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Major Studies of Drugs and Drug Policy
Canadian Senate Special Committee on Illegal Drugs
Volume 3 - Public Policy Options

 Chapter 21 - Public policy options

Components of a public policy


The public policies described in the preceding chapter, as well as the policies of Denmark, Portugal, and Mexico, have a number of elements in common: they rely on a strong decision-making body, promote interconnection and multiple viewpoints, aim at national consensus on clear and measurable objectives, and rely on  independent knowledge and assessment tools.


Strong decision-making body

One may disagree with the political orientation of the American Office of National Drug Control Policy (ONDCP); but no one can deny the office gives strong direction to American national policy on drugs. Although one may be critical of the structural rigidity of the French Missioninterministérielle (MILDT), or its timidity with respect to legislative debate, however, one cannot help but agree that the MILDT has strongly influenced French policy and practice in the past five years. Each country covered in the preceding chapter has a highly visible, well-known decision-making body that has undeniable legitimacy and methods of action that meet expectations.

In our opinion, the question of drugs, inasmuch as it is broader than the jurisdiction of a single government department or level of government, inasmuch as it refers to our collective ways of relating to society and others, and especially inasmuch as it demands both integration and differentiation, must be governed by an agency that is not accountable to a particular department and can define direction for (not enforce diktats on) all players.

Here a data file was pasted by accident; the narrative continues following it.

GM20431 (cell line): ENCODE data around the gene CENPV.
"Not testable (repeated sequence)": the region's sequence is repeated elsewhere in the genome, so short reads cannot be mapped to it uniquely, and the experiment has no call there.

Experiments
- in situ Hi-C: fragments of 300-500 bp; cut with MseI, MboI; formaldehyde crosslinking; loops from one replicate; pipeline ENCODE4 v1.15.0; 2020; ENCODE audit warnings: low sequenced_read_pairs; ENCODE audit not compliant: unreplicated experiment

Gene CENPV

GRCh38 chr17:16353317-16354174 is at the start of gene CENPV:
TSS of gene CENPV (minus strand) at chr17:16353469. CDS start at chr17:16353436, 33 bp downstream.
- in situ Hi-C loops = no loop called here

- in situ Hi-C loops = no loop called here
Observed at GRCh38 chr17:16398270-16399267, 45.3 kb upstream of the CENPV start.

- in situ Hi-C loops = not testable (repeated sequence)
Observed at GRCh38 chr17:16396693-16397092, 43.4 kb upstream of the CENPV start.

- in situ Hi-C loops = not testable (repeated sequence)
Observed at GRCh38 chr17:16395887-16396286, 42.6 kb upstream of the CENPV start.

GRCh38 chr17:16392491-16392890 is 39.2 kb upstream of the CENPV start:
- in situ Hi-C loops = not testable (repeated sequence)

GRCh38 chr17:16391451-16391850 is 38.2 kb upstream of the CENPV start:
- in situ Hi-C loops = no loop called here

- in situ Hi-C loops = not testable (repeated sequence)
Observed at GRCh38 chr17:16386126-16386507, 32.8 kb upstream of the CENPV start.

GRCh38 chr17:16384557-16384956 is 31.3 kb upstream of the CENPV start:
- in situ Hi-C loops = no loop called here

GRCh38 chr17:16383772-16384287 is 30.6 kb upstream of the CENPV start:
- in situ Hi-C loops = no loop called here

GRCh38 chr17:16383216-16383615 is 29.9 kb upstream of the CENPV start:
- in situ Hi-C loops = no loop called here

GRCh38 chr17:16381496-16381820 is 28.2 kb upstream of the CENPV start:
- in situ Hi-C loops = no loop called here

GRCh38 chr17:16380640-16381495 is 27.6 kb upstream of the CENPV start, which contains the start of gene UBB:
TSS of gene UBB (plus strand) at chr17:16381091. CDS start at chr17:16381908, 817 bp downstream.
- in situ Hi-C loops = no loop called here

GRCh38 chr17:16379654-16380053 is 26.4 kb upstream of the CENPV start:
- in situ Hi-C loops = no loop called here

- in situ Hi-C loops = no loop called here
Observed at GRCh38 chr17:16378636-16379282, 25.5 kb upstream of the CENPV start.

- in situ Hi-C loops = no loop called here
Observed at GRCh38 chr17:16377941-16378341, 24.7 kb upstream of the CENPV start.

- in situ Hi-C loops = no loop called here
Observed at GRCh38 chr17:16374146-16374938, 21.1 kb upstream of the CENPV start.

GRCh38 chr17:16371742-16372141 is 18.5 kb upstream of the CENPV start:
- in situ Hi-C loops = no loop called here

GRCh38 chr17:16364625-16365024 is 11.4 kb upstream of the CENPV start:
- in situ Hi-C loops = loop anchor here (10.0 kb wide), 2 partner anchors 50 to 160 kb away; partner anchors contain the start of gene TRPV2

The policies on psychoactive substances are the concern of educators and therapists, police officers and anthropologists, diplomats and local associations and, of course, users. The ability to tie things together for knowledge and comprehension purposes supposes an ability to link specialties, administrations, individuals. This is the meaning of interconnection that a public policy must be capable of making.


A shared definition of shared objectives

In Chapters 11 and 18, we saw that federal policy on drugs, in addition to lacking rigour and clarity, means and infrastructures, is not a national policy. This does not mean there is no place for specific approaches by the provinces and territories that make up the Canadian mosaic. However, if a common culture on drugs is to emerge, if we are to better understand behaviours of use through geographic comparison, if players are to benefit from the experience of others, tools must be developed for the joint definition of shared objectives.

Moreover, the ability - and the will - to define objectives is the foundation of any future evaluation to determine whether or not the action taken is in sync with the objectives and is effective; in short, defining objectives is necessary because we must be able to assess the impact of what we do.


Information tools

A public policy must also rest on knowledge. Many witnesses, from all over, told us this. European Union member countries, the United States and Australia have developed powerful knowledge tools, specifically agencies that monitor drugs and drug addictions. These monitoring agencies, most of them independent of the government and political influence, are capable of measuring changing trends and forms of use of various substances, understanding emerging trends and new products, even assessing public policies. We are unable to see how Canada can fail to develop a national knowledge tool on psychoactive substance use.



Library Highlights

Drug Information Articles

Drug Rehab